World’s first clinical trial to prevent deaths from prostate cancer
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World’s first clinical trial to prevent deaths from prostate cancer

Australian medical scientists are working to prevent deaths from prostate cancer as the world’s first clinical trial enters its second phase.

Researchers are testing the effectiveness of an experimental therapy known as Lutetium-177-PSMA, combined with immunotherapy.

It could set a new global standard of care for patients if proven effective.

World's first clinical trial to prevent deaths from prostate cancer

Prostate cancer is the most common cancer in Australian men and is the second most common cause of cancer-related deaths.

Of those newly diagnosed, about 15 percent are in an advanced stage, where cancer has spread to other parts of the body.

Camera icon John Boland, 72, was diagnosed with prostate cancer in 2014. Credit provided: NCA NewsWire Camera icon Mr. Boland, pictured with grandson Mason, was given access to a drug used in the world’s first clinical trial. Credit: NCA NewsWire

Grandfather of two, John Boland, 72, plunged into retirement to gain access to one of the drugs used in the trial.

The Brisbane resident, who was first diagnosed with prostate cancer in December 2014, said taking Lutetium stopped his cancer and gave him a new lease on life and a much-needed break from treatment.

“If you have prostate cancer, you can never be cured, but it can be treated,” he said.

“For me, the Lutetium precipitated the disease to such an extent that (the following) hormone treatment was very effective.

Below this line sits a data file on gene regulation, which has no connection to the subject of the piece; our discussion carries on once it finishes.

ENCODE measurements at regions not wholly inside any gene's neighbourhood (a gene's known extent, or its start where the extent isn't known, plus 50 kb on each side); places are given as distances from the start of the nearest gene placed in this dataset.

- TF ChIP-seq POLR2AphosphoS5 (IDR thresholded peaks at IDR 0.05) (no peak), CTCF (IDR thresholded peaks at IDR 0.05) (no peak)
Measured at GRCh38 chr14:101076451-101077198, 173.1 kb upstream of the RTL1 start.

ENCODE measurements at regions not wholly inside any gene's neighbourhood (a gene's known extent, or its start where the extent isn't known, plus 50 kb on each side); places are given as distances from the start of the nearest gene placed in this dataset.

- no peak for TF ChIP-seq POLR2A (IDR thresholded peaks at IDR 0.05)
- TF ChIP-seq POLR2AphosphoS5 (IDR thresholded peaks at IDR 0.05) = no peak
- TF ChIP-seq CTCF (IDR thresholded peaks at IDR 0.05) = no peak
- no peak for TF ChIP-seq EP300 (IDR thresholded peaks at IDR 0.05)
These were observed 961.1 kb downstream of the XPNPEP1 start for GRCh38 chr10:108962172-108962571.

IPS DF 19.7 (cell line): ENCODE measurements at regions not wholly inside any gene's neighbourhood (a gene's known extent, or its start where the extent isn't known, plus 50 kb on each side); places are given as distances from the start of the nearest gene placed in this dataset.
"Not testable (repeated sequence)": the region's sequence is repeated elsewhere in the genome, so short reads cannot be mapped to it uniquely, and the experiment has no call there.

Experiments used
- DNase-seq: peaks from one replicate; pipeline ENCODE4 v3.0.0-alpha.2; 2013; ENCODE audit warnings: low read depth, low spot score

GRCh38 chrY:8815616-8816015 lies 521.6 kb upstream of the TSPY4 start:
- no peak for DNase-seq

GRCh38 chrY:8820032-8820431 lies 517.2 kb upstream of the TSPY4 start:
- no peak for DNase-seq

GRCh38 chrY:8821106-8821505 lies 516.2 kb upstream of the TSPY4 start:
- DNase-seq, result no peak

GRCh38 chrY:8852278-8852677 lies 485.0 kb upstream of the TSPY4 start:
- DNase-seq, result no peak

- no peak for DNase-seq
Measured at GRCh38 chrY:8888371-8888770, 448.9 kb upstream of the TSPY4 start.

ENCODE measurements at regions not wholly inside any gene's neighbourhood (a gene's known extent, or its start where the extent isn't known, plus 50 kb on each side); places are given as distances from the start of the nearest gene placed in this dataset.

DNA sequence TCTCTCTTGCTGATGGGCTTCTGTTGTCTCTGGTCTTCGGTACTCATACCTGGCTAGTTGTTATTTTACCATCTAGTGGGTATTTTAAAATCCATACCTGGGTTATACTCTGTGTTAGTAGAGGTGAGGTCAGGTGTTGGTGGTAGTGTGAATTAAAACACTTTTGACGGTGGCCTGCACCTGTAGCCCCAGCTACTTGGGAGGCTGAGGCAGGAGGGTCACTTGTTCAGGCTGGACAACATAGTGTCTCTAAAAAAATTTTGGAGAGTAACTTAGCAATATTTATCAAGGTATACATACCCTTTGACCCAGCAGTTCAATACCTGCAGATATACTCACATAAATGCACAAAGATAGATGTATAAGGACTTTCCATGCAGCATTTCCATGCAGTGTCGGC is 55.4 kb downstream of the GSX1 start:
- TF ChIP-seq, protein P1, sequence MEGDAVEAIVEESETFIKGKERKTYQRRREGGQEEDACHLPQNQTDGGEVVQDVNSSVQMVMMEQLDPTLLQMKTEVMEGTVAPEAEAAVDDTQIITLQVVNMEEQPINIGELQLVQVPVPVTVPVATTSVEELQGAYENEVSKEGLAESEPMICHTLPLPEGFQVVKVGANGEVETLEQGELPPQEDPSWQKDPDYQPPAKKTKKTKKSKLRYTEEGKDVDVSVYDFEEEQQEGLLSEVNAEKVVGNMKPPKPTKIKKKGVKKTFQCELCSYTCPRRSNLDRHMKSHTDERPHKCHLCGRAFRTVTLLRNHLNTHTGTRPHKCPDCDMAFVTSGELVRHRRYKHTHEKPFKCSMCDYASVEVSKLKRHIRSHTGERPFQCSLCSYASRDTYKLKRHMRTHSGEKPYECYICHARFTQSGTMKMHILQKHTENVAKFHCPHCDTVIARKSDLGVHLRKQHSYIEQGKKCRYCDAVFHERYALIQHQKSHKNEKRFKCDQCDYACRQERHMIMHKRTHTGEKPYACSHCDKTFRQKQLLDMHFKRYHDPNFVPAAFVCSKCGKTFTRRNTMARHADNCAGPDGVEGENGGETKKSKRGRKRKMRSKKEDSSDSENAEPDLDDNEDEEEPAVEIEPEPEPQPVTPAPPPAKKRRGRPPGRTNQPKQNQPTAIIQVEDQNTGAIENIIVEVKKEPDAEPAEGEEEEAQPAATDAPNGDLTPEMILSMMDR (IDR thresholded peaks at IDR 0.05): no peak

“I’m on vacation for 18 months because I need further treatment.”

While vacationing on Kangaroo Island, Mr. Boland told NCA NewsWire that quality of life was very important and that it was worth spending $10,000 for each round of Lutetium.

He said the drug was traditionally used as a last resort for other treatments, but using it earlier made subsequent therapies more effective.

“My frustration is that the PBS uses longevity as the main measure of success…but the quality of life should also be a measure, rather than just how long you live,” he said.

“It shouldn’t be so expensive that men and families can’t afford it when it would work for some of them. That’s the tragedy.

“I hope the trial will improve the lutetium, so the next time I have it, it will be much more effective than it is now.”

Camera icon Mr. Boland, with his wife Margaret, said it was worth spending $10,000 on each round of Lutetium. Credit: NCA NewsWire

The Prostate Cancer Foundation of Australia (PCFA) has invested $1.6 million in the second phase of the trial to treat advanced forms of prostate cancer that have stopped responding to other treatments.

“We are on the cusp of a complete transformation in prostate cancer treatment, giving men with the most aggressive and deadly forms of this disease a greater chance of survival,” said PCFA CEO Anne Savage.

“This trial goes further than any other, exploring the next frontier in precision nuclear medicine for prostate cancer by combining Lu-PSMA with immunotherapy, which we believe will be a game-changer in the treatment of prostate cancer.” advanced prostate cancer. †

It is hoped that the new treatment combination can shrink or stabilize previously advancing tumors and stop or reverse cancer growth.

PCFA head of researcher Jeff Dunn said the Lu-PSMA treatment delivered targeted radiation directly to deadly prostate cancer cells and was delivered intravenously rather than through external beams of radiation.

“This particular trial will build on existing work to see if Lu-PSMA is even more effective when combined with immunotherapies, which activate the body’s immune system to fight cancer,” said Professor Dunn.

“LuPSMA represents arguably the most significant breakthrough the world has seen in treating advanced prostate cancer in the 21st century.”

The PCFA is also conducting a separate study on whether exercise could increase the effectiveness of prostate cancer treatment.